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Responsive & Breakpoints

Table of Content


Each device has a different screen size, it's important to adjust the layout accordingly for the best user experience.

One of the popular methods to adjust your screen layout for different devices is using Media Query.

Media queries are a way to target browser by certain characteristics, features, and user preferences, then apply styles or run other code based on those things.

/* When the browser is at least 600px and above */
@media screen and (min-width: 600px) {
  .element {
    /* Apply some styles */

Anatomy of a Media Query


Media types

  • all: Matches all devices

  • print: Matches documents that are viewed in a print preview or any media that break the content up into pages intended to print.

  • screen: Matches devices with a screen

  • speech: Matches devices that read the content audibly, such as a screenreader.

Media features


@media (orientation: landscape) {     
  body {
    color: rebeccapurple;

Display quality






@media (hover: hover) {
  body {
    color: rebeccapurple;

NOTE with hover you can test if the user has the ability to hover over an element, which essentially means they are using some kind of pointing device; touchscreen and keyboard navigation does not hover.

User Preferences


Using min- and max- to match value ranges

body {
  background-color: #fff;

@media (min-width: 30em) and (max-width: 80em) {
  body {
    background-color: purple;

Nesting and complex decision making

@media (min-width: 20em), not all and (min-height: 40em) {  
  @media not all and (pointer: none) { ... }
  @media screen and ( (min-width: 50em) and (orientation: landscape) ), print and ( not (color) ) { ... }

NOTE To combine media features you can use and in much the same way as we have used and above to combine a media type and feature.

If you have a set of queries, any of which could match, then you can utilize logic by using commas to separate these queries.

You can negate an entire media query by using the not operator.

Choosing Breakpoints

There are far too many devices, with a huge variety of sizes, to make it feasible to create style rules for each specific device. Instead of styling for a specific screen size, you style for a range of screen sizes. The points at which a media query is introduced are known as breakpoints.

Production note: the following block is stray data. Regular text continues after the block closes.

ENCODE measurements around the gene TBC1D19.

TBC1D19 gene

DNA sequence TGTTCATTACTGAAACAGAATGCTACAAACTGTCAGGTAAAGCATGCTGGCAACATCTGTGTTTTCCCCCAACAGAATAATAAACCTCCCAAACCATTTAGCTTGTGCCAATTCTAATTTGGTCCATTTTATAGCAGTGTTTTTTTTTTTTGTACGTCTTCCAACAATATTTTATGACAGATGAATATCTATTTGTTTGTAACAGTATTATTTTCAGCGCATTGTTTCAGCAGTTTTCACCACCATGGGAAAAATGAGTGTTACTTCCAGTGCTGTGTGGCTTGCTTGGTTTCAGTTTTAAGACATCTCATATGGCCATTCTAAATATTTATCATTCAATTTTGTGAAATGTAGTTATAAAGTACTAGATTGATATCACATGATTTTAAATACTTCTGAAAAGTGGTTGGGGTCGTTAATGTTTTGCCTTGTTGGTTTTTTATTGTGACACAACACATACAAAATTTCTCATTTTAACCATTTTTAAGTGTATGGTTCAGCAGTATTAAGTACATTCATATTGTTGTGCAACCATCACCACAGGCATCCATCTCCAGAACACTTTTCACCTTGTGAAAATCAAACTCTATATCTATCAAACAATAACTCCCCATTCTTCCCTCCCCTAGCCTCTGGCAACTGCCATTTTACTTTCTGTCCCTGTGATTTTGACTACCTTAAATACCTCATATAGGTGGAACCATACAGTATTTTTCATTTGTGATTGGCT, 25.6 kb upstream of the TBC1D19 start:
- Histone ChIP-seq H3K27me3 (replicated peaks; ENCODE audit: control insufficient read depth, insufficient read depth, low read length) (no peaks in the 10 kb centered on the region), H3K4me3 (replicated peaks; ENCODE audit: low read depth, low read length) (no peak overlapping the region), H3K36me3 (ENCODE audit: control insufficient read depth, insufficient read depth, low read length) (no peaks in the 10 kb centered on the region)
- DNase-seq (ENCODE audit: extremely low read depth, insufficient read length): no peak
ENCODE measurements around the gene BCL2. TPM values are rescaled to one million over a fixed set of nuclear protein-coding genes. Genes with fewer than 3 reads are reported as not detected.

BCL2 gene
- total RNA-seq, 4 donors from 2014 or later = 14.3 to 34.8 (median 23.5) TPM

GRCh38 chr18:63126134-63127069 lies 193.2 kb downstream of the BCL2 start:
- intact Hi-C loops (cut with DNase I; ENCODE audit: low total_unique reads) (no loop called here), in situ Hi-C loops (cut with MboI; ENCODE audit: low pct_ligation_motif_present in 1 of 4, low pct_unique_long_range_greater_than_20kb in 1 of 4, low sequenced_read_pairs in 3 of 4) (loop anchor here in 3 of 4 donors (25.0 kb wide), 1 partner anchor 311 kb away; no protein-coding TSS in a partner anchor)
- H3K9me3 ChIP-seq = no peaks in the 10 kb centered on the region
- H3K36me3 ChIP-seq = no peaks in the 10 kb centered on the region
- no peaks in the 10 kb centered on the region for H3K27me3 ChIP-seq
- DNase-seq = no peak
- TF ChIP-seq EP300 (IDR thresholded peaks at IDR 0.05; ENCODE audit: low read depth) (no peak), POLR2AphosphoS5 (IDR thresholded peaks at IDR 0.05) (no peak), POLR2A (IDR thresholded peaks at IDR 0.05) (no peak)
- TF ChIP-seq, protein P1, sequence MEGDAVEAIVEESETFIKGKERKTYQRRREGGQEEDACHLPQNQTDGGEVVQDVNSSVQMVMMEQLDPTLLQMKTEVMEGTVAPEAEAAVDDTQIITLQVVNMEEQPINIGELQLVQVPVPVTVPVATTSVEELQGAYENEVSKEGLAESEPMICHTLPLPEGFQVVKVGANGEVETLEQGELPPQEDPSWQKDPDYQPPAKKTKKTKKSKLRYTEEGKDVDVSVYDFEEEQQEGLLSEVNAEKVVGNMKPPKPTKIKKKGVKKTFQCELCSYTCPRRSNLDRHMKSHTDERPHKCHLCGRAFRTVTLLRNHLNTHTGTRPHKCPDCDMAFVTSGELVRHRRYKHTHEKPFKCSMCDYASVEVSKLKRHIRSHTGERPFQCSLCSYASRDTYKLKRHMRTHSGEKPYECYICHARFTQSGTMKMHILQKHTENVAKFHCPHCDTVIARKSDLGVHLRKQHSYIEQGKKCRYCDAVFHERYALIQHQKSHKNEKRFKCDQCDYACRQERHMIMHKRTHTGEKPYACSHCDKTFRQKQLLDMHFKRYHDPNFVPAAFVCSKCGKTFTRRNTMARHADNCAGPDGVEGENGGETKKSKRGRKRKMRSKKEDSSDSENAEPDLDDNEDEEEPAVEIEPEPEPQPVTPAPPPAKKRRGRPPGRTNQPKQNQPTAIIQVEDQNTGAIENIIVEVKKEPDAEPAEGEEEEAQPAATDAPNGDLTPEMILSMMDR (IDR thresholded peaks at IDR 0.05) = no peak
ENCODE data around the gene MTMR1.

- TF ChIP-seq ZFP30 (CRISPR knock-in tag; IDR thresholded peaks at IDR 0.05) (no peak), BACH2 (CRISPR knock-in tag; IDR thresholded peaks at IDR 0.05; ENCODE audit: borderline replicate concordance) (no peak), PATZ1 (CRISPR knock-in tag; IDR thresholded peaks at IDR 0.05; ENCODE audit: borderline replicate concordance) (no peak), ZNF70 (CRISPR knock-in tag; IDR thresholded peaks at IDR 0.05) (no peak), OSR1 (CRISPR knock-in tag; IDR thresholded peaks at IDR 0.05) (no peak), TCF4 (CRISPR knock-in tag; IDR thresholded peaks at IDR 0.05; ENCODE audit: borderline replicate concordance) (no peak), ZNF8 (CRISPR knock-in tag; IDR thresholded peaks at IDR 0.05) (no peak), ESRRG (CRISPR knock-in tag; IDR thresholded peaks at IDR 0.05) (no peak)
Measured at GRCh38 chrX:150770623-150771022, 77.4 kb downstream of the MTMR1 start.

NOTE Most mobile browsers lie about their viewport width. Non-responsive sites commonly look really bad when rendered in a narrow viewport, so mobile browsers usually render the site with a viewport width wider than the real device width by default (usually 960 pixels) and then shrink the rendered result so that it fits in the display.

<meta name="viewport" content="width=device-width,initial-scale=1">

NOTE with Nilead you can define your own breakpoints, you can even have different breakpoints for different layouts. Please check the Style document to know how to define your own breakpoints.

Responsive images

It's very costly (bandwidth, speed) to load images bigger than the size you need.

We should load smaller size images for smaller screen resolution.

Using srcset

  alt="A baby smiling with a yellow headband."
    baby-s.jpg  300w,
    baby-m.jpg  600w,
    baby-l.jpg  1200w,
    baby-xl.jpg 2000w

We’re providing multiple copies of the same image and letting the browser pick the most appropriate one. We’re labeling them with their resource width, using w descriptors. So if baby-s.jpg is 300×450, we label it as 300w.

Using srcset with width (w) descriptors like this mean that it will need to be paired with the sizes attribute so that the browser will know how large of a space the image will be displayed in.


You can also use the X descriptor:

  alt="A baby smiling with a yellow headband."
  srcset="baby-highres.jpg 2x"

Here, we’ve made the default (the src) the “low res” (1×) copy of the image. Defaulting to the smallest/fastest resources is usually the smart choice. We also provide a 2× version. If the browser knows it is on a higher pixel-density display (the 2x part), it will use that image instead.



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